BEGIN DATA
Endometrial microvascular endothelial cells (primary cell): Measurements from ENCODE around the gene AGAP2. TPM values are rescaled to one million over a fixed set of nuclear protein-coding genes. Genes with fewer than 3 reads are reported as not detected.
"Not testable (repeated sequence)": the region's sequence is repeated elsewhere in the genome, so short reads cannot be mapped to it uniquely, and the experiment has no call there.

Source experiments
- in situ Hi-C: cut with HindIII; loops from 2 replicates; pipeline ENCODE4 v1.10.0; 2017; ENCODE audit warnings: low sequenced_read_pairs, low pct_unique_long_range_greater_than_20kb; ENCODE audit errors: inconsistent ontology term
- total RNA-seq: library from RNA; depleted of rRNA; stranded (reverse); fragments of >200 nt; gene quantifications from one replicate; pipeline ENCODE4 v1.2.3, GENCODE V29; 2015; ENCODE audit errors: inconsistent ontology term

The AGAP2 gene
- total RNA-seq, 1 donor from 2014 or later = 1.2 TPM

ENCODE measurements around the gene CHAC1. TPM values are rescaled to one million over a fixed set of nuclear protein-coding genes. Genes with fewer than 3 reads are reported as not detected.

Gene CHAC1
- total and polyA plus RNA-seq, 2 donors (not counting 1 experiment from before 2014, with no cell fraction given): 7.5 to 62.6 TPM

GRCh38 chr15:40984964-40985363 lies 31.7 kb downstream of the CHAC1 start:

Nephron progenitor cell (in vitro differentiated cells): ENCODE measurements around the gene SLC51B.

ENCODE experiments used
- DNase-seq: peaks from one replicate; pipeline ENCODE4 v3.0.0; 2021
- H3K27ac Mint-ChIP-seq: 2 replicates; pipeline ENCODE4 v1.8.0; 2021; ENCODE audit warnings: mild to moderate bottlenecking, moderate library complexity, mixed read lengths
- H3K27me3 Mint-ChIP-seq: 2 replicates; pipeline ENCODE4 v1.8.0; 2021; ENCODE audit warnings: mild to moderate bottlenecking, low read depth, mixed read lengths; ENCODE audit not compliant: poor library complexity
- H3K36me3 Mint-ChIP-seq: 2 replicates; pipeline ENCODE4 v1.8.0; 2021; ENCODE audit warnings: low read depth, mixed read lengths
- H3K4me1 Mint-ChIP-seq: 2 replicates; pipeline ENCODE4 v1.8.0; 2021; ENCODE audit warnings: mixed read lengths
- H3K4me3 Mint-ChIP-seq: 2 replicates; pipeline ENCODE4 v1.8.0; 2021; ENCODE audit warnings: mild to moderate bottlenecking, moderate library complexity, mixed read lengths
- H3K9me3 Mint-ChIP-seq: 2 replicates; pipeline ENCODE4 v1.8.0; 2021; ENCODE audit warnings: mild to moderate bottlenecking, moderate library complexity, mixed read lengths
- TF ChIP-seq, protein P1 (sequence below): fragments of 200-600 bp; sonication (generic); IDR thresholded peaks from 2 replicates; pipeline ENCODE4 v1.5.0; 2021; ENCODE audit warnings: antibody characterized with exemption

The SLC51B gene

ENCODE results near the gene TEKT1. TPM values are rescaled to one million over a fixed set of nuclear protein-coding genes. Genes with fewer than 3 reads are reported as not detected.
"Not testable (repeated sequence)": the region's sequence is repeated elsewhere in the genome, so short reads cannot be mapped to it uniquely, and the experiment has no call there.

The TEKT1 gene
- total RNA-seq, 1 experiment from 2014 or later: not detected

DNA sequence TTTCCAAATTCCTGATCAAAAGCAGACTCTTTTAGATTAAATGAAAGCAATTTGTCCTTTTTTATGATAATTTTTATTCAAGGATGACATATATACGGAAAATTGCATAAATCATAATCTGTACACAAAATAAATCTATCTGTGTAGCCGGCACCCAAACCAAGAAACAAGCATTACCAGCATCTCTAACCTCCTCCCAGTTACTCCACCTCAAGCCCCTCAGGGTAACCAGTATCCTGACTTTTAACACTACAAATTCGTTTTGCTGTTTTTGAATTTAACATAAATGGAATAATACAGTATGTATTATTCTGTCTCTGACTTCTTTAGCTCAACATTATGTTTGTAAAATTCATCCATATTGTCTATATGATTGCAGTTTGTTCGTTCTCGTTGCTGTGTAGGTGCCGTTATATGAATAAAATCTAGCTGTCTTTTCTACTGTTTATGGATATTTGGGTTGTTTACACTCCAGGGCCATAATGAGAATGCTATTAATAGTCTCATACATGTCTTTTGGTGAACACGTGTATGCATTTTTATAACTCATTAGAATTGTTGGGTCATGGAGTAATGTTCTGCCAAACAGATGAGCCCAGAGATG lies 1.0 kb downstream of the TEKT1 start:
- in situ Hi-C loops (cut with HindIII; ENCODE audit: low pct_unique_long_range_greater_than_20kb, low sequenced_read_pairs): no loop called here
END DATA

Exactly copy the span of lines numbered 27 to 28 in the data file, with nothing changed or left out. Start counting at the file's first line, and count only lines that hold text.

DNA sequence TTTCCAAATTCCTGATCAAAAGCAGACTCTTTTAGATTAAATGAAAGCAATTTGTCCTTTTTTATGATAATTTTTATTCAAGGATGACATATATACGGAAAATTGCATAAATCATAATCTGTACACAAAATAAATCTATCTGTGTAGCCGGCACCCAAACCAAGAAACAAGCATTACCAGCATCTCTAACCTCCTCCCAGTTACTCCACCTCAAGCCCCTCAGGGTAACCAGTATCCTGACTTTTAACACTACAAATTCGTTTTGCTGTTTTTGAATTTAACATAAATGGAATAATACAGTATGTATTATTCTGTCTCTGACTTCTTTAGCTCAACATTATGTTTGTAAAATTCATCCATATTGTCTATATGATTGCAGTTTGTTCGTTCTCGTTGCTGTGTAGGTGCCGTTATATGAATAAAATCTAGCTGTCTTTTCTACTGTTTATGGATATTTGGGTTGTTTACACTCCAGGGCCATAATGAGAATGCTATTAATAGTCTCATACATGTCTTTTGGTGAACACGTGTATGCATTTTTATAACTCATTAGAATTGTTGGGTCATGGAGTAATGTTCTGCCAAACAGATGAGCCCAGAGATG lies 1.0 kb downstream of the TEKT1 start:
- in situ Hi-C loops (cut with HindIII; ENCODE audit: low pct_unique_long_range_greater_than_20kb, low sequenced_read_pairs): no loop called here